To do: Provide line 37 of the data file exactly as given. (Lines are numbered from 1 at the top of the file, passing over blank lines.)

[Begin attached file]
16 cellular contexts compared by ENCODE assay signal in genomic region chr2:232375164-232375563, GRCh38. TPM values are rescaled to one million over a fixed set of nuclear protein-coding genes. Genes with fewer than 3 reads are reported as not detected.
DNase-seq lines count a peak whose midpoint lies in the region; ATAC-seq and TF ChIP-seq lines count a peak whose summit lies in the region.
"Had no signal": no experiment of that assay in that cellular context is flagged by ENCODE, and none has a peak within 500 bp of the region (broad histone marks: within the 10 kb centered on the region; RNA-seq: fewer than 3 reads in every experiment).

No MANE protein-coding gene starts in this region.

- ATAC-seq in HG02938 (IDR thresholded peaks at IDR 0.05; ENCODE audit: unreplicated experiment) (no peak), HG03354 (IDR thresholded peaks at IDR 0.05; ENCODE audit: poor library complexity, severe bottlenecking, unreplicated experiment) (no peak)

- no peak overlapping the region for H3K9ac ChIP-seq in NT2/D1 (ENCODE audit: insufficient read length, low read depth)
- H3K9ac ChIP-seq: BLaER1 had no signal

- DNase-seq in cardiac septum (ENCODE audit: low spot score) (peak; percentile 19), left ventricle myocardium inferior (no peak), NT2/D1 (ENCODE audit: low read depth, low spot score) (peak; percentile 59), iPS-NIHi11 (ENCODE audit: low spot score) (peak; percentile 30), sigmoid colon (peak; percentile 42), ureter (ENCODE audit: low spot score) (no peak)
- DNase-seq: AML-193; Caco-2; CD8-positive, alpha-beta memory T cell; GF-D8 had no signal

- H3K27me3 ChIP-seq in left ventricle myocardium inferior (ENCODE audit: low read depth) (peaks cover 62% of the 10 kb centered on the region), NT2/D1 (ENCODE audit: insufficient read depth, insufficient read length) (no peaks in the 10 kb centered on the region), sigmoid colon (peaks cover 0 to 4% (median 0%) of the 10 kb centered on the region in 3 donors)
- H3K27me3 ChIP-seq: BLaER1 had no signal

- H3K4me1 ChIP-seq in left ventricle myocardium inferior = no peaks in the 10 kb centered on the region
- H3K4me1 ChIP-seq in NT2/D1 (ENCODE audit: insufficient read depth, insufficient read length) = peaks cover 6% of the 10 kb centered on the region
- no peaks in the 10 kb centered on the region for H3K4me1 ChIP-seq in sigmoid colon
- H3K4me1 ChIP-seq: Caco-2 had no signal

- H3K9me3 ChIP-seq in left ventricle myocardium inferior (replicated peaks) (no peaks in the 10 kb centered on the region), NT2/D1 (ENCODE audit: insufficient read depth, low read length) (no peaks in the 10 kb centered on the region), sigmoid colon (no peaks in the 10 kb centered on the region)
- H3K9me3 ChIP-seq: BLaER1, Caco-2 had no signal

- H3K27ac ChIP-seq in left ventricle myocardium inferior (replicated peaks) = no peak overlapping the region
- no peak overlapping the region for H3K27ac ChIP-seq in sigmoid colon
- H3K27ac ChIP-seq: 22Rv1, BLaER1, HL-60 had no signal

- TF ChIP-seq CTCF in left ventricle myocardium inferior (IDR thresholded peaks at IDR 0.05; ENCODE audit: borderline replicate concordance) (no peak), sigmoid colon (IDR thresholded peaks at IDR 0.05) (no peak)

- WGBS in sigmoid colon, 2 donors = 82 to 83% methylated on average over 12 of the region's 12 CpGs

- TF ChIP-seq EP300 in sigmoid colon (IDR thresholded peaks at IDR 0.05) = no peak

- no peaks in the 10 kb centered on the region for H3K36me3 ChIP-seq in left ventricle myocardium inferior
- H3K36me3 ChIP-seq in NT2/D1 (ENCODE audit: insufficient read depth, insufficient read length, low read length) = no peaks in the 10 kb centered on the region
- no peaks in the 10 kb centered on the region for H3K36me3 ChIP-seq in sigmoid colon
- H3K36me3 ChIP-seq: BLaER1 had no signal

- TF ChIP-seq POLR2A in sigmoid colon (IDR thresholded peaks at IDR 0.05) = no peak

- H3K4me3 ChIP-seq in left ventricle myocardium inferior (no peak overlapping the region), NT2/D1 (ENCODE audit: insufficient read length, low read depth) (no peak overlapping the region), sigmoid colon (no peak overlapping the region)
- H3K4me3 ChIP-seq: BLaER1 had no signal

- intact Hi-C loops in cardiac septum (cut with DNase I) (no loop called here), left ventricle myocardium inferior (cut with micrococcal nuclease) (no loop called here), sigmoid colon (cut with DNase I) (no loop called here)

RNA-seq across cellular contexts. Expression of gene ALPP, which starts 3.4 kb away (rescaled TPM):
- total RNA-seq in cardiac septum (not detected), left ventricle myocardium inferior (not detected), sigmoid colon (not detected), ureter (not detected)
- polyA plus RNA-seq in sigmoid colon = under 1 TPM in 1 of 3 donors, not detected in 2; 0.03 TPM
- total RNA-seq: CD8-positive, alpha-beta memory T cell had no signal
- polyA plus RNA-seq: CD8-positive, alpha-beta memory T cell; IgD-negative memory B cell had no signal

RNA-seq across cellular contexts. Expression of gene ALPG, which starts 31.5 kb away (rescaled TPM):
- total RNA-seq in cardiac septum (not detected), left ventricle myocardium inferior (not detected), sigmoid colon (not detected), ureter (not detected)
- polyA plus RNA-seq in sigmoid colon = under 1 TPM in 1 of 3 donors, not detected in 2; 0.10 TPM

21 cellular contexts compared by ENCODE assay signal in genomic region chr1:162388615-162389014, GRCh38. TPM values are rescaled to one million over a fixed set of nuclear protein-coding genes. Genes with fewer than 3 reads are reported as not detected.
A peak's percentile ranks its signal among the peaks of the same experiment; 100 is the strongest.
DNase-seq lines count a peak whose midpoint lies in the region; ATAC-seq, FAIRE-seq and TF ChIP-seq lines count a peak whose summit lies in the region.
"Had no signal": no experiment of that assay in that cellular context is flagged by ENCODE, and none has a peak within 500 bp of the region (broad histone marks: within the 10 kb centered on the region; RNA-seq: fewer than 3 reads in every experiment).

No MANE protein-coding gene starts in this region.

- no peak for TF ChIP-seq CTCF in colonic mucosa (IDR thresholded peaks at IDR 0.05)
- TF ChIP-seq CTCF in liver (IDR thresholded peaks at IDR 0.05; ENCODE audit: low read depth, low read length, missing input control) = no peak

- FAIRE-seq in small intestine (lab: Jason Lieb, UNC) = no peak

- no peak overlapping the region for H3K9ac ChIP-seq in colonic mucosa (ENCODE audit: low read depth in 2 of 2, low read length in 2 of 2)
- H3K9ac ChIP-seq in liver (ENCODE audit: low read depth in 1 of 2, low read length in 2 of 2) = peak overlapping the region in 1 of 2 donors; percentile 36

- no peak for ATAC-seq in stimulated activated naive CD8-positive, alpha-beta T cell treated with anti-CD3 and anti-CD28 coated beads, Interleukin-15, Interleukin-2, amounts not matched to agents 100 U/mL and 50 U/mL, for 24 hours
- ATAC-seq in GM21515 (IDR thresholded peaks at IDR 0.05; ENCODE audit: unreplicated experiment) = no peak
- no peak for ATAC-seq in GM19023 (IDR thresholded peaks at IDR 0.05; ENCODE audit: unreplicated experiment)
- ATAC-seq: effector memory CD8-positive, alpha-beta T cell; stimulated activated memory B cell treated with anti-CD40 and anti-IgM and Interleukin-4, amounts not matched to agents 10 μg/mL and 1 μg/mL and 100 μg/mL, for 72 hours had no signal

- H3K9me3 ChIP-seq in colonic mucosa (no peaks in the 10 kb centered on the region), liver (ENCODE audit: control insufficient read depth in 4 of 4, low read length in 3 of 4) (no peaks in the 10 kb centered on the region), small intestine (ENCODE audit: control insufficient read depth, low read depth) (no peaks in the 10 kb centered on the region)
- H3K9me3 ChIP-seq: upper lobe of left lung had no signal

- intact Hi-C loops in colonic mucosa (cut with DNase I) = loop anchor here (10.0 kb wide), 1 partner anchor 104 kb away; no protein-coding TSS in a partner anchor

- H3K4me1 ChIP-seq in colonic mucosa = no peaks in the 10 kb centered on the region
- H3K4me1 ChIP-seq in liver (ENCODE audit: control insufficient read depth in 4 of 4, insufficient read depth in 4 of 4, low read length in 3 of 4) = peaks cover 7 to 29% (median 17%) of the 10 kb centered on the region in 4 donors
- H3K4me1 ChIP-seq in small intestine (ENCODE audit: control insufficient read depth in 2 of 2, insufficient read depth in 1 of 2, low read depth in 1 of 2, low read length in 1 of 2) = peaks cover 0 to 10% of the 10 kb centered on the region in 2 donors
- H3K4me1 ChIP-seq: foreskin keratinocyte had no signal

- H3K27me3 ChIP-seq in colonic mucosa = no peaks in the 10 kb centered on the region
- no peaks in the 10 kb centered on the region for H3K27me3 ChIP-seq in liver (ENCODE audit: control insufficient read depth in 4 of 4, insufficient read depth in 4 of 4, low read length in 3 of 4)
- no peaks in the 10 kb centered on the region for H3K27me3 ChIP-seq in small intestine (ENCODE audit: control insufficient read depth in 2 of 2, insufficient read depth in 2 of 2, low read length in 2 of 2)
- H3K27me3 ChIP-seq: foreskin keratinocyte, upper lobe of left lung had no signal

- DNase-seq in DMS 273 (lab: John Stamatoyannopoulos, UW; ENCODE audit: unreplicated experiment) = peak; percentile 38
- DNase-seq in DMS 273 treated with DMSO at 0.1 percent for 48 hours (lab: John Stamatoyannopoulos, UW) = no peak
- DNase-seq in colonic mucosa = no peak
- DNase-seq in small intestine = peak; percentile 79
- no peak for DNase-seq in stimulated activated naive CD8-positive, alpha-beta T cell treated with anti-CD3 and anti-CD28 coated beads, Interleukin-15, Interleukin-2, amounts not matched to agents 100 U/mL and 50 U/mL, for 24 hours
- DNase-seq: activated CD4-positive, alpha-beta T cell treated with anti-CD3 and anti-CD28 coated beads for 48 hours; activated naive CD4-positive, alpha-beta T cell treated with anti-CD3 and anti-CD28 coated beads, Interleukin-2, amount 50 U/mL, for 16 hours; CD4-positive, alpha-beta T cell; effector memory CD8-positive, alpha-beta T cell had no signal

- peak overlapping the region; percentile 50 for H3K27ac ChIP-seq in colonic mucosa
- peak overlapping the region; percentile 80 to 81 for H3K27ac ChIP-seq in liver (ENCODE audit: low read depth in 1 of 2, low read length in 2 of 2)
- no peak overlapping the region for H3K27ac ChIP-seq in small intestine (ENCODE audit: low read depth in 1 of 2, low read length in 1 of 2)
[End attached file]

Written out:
RNA-seq across cellular contexts. Expression of gene ALPG, which starts 31.5 kb away (rescaled TPM):